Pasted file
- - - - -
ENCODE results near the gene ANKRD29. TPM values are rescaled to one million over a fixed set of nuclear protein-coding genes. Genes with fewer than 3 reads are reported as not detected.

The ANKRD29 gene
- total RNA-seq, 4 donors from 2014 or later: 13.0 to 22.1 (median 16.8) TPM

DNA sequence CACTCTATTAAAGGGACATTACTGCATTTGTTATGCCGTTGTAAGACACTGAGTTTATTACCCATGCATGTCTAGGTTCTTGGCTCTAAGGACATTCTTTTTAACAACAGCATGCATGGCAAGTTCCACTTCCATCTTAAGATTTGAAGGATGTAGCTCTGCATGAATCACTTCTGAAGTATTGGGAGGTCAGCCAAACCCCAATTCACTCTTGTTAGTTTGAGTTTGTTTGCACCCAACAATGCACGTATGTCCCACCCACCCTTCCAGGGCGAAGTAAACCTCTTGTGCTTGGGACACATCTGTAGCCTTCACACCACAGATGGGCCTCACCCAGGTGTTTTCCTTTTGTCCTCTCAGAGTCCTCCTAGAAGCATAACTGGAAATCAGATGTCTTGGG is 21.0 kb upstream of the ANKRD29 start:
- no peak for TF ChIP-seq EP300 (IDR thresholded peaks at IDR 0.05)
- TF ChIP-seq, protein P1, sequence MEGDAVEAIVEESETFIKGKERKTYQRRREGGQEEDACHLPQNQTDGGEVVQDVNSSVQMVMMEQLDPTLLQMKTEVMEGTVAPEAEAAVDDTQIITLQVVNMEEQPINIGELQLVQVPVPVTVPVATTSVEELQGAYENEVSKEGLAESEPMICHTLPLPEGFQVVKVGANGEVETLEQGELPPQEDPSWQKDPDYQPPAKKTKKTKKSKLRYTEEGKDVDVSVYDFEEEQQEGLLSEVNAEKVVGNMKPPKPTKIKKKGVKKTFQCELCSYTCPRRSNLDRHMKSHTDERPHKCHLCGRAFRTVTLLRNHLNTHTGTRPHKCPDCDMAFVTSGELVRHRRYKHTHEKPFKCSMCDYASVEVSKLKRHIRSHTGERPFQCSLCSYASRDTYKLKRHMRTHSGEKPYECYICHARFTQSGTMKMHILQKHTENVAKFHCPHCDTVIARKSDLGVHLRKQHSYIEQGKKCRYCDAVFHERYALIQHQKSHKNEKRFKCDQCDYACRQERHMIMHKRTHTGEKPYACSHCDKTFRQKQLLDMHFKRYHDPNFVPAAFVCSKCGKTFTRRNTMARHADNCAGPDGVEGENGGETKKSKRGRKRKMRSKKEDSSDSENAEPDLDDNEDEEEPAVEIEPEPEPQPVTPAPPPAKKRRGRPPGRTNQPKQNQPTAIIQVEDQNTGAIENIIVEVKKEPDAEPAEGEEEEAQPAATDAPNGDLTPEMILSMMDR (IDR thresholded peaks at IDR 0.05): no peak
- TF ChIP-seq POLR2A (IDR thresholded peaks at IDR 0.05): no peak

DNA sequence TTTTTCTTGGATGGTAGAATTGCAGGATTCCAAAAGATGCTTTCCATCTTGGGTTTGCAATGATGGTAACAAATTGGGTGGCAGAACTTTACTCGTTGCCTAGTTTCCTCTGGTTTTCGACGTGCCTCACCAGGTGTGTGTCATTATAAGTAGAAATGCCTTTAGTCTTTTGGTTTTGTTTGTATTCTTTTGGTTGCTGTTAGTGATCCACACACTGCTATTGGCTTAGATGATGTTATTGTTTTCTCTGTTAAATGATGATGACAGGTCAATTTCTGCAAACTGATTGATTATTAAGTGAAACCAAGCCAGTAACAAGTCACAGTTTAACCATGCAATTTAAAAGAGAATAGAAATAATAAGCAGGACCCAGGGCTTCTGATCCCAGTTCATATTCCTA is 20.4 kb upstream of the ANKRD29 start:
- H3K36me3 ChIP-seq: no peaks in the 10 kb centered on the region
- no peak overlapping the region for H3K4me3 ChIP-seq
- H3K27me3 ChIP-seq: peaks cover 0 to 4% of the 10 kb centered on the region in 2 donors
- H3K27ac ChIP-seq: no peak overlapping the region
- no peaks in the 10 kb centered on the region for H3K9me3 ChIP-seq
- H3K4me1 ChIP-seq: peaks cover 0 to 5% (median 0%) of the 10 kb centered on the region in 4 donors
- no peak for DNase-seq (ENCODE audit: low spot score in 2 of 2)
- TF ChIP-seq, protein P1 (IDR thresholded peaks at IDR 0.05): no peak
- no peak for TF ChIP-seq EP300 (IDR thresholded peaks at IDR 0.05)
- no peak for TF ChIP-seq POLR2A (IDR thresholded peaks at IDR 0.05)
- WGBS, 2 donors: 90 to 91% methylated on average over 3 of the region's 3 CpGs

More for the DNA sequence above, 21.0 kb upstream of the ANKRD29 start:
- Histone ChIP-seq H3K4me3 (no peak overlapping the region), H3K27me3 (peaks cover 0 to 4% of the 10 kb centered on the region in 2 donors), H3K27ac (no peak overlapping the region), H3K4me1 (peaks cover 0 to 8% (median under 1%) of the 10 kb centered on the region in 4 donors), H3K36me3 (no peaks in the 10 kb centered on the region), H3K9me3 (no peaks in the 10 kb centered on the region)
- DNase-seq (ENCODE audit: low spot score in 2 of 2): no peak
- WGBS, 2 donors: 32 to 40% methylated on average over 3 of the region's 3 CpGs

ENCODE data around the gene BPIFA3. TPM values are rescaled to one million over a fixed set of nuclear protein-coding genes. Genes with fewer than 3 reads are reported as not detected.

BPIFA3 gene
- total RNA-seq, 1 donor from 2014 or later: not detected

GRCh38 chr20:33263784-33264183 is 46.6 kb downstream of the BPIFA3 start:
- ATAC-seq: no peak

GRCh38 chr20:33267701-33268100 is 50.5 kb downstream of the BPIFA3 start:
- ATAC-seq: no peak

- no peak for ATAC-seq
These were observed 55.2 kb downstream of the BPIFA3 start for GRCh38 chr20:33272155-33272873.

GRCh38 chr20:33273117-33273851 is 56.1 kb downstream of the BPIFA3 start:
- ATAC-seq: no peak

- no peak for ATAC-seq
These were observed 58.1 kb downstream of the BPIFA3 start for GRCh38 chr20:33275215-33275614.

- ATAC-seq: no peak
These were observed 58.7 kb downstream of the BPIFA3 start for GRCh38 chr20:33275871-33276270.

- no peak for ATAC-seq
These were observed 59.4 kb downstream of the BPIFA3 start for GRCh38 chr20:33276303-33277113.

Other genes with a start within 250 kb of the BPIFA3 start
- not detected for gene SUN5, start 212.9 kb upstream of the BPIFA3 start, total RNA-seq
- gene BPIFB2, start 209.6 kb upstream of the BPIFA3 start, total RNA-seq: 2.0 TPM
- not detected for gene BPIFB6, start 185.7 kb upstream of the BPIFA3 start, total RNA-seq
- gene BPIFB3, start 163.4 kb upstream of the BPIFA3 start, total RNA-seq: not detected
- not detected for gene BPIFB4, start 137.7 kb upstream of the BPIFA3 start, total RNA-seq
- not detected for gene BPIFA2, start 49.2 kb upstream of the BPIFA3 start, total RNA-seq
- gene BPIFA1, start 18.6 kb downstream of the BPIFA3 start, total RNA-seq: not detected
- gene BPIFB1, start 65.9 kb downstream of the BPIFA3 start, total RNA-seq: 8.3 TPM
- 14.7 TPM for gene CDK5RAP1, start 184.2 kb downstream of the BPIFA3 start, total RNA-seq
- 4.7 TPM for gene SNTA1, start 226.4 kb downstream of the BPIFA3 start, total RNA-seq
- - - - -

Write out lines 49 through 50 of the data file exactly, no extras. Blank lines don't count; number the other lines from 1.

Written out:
- gene BPIFB1, start 65.9 kb downstream of the BPIFA3 start, total RNA-seq: 8.3 TPM
- 14.7 TPM for gene CDK5RAP1, start 184.2 kb downstream of the BPIFA3 start, total RNA-seq